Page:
Related topics: species

Two new Engelhardia species of the walnut family reported

Engelhardia is a primitive genus of Juglandaceae (the walnut family) that is endemically distributed in tropical and subtropical Asia. Several studies have attempted to elucidate the taxonomy and phylogeny of Engelhardia ...

Wax flowers and their complex relationship

The wax flowers, which originated in the Oligocene, form the plant genus Hoya, named after the English gardener Thomas Hoy. This genus—as well as the related genera—belongs to the genus group (tribus) of the Marsdenieae, ...

Researchers untangle the taxonomic status of Fortunella

Fortunella Swingle (Rutaceae) is an evergreen shrub or small tree distributed in Southeast Asia. China has the most abundant distribution of this genus, and all species are concentrated in China. The genus is a unique fruit ...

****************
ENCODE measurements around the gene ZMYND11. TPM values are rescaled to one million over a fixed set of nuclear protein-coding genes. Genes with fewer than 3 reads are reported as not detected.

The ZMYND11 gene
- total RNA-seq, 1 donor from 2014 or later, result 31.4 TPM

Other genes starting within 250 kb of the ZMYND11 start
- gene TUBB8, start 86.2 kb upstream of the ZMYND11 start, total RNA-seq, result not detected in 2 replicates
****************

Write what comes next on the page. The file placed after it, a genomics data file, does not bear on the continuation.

Getting the fossil record right on human evolution

Uncovering the evolution of any set of living creatures is a complex and highly detailed task for scientists, and theories and approaches that may differ over time may indeed change the fossil record. But paleoanthropologist ...

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In biology, a genus (plural: genera) is a low-level taxonomic rank used in the biological classification of living and fossil organisms, which is an example of definition by genus and differentia. Genera and higher taxonomic levels such as families are used in biodiversity studies, particularly in fossil studies since species cannot always be confidently identified and genera and families typically have longer stratigraphic ranges than species.

The term comes from Latin genus "descent, family, type, gender", cognate with Greek: γένος – genos, "race, stock, kin".

The composition of a genus is determined by a taxonomist. The standards for genus classification are not strictly codified, and hence different authorities often produce different classifications for genera. In the hierarchy of the binomial classification system, genus comes above species and below family.

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